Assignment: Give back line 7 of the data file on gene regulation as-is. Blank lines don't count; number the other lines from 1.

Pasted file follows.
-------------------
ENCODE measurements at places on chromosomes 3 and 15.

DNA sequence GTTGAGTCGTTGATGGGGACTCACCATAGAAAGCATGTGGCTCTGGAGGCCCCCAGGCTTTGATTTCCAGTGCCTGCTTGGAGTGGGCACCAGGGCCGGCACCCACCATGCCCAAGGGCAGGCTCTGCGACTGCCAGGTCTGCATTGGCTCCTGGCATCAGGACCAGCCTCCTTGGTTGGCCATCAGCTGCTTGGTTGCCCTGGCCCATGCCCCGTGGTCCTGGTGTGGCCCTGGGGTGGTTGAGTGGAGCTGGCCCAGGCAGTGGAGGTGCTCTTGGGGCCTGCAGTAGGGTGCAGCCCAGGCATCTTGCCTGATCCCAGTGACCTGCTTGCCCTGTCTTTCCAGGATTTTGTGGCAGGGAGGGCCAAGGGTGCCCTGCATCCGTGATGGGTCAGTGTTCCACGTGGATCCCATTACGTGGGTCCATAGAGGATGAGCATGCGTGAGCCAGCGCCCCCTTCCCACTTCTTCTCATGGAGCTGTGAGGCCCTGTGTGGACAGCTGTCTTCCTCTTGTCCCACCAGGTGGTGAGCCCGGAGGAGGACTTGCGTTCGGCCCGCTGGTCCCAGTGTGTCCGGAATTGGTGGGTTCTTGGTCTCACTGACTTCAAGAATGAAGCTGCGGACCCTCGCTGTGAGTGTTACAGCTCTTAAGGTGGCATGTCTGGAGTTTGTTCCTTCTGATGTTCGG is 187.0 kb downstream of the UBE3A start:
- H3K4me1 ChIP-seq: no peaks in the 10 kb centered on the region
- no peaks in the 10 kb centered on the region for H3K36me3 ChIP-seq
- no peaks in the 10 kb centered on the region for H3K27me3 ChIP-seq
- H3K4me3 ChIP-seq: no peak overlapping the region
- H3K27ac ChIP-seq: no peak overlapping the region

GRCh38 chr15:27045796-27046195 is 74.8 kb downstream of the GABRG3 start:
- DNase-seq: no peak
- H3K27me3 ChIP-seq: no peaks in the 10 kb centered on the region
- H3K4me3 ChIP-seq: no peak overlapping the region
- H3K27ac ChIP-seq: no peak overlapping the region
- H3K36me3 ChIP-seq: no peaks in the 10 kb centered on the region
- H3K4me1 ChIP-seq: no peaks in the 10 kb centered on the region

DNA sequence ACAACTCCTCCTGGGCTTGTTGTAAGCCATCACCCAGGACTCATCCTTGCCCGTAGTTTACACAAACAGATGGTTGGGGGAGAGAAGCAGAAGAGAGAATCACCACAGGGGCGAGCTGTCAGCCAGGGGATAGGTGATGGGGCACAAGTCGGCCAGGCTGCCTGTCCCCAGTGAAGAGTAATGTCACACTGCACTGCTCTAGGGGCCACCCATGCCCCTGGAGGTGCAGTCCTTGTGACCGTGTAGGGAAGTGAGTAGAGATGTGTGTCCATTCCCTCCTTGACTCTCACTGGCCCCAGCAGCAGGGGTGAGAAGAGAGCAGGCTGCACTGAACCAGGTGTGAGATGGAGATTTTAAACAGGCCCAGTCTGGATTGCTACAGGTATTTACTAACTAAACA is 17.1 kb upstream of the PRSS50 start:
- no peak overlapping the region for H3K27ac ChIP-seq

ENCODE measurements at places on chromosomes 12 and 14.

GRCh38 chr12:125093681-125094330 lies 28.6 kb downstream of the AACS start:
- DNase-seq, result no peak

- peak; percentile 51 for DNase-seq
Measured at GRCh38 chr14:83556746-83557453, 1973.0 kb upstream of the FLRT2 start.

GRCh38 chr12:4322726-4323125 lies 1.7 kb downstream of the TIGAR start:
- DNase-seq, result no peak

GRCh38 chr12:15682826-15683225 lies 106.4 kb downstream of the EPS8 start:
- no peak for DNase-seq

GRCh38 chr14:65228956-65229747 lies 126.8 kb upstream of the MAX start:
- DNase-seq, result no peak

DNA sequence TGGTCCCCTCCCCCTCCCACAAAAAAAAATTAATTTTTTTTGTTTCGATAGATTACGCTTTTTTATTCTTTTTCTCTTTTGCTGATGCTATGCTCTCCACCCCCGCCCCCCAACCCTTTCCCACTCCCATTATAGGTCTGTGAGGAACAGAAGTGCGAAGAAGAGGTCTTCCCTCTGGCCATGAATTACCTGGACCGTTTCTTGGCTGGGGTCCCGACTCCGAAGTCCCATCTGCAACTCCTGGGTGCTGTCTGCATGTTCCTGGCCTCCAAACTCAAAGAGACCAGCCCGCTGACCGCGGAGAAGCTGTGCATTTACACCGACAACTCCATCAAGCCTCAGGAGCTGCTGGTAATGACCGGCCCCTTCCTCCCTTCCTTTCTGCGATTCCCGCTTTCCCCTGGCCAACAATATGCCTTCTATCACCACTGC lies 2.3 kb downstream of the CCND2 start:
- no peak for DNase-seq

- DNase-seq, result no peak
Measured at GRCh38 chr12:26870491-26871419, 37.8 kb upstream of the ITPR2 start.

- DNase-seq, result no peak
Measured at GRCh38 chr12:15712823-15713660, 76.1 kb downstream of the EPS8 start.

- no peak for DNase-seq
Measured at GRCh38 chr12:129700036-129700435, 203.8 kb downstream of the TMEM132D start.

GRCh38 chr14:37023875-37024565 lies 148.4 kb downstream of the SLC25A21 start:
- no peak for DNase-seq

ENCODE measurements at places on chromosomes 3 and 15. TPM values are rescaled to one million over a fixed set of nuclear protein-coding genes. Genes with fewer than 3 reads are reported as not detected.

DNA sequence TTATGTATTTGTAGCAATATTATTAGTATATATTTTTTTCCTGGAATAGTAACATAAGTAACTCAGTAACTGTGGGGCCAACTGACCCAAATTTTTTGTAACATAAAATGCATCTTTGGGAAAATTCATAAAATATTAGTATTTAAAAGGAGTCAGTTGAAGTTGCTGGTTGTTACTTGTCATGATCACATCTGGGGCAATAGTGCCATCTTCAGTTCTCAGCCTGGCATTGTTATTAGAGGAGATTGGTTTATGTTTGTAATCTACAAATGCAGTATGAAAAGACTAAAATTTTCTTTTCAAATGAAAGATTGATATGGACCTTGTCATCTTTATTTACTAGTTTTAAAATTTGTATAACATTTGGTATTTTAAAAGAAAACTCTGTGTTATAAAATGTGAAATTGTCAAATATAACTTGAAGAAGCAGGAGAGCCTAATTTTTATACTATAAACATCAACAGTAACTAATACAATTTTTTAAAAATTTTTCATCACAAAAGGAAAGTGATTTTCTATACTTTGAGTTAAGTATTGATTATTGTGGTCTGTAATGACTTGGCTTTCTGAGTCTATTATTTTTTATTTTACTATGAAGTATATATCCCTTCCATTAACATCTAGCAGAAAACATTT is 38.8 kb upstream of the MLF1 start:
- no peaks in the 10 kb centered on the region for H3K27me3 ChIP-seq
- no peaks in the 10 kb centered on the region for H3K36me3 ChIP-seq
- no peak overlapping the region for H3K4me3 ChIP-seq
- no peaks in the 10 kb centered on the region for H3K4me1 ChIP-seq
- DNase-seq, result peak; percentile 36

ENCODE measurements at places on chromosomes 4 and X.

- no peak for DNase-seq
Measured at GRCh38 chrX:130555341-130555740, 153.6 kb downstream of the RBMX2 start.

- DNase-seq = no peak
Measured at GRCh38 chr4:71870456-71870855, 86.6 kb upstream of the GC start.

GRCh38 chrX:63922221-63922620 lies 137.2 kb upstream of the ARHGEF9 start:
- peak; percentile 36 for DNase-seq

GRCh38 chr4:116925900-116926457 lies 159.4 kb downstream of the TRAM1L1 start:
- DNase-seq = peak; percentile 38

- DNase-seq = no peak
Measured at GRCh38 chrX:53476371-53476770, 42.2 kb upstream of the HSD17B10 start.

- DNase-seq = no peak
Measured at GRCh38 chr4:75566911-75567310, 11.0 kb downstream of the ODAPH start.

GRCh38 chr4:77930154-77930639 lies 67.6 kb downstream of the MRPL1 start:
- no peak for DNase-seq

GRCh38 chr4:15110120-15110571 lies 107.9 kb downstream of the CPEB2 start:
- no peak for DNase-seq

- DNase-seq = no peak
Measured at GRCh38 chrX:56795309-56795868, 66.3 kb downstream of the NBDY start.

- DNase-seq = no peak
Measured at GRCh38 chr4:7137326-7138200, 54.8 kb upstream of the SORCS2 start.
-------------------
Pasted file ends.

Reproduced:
- H3K27ac ChIP-seq: no peak overlapping the region